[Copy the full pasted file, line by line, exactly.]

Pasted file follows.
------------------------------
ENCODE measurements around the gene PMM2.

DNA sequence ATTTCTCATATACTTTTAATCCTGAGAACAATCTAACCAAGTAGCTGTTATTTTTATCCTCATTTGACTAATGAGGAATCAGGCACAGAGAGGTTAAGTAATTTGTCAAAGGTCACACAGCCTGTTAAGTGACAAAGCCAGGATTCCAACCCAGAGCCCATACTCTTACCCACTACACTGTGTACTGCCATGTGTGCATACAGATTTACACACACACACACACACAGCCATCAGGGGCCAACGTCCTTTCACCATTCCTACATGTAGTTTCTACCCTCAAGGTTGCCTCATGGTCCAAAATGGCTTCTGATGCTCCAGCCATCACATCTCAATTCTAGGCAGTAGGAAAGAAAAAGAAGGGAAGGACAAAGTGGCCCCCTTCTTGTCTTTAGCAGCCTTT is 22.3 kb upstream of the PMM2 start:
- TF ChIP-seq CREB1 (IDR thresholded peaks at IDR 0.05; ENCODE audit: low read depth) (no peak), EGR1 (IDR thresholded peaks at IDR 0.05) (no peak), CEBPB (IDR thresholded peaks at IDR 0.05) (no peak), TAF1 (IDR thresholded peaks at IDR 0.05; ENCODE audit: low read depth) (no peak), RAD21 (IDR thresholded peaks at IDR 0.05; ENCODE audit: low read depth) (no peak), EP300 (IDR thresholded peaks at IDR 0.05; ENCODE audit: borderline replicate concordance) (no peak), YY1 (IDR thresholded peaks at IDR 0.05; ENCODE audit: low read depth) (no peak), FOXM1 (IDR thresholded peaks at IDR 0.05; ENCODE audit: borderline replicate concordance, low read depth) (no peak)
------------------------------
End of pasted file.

ENCODE measurements around the gene PMM2.

DNA sequence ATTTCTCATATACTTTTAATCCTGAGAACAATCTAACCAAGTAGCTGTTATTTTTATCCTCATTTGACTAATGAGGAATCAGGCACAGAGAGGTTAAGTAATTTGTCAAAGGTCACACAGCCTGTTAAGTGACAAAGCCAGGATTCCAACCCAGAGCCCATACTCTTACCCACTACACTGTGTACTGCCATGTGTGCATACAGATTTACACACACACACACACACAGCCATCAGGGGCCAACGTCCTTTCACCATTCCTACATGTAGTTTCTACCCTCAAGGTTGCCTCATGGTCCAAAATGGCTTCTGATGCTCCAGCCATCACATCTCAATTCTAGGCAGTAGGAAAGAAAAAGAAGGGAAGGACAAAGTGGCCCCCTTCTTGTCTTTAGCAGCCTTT is 22.3 kb upstream of the PMM2 start:
- TF ChIP-seq CREB1 (IDR thresholded peaks at IDR 0.05; ENCODE audit: low read depth) (no peak), EGR1 (IDR thresholded peaks at IDR 0.05) (no peak), CEBPB (IDR thresholded peaks at IDR 0.05) (no peak), TAF1 (IDR thresholded peaks at IDR 0.05; ENCODE audit: low read depth) (no peak), RAD21 (IDR thresholded peaks at IDR 0.05; ENCODE audit: low read depth) (no peak), EP300 (IDR thresholded peaks at IDR 0.05; ENCODE audit: borderline replicate concordance) (no peak), YY1 (IDR thresholded peaks at IDR 0.05; ENCODE audit: low read depth) (no peak), FOXM1 (IDR thresholded peaks at IDR 0.05; ENCODE audit: borderline replicate concordance, low read depth) (no peak)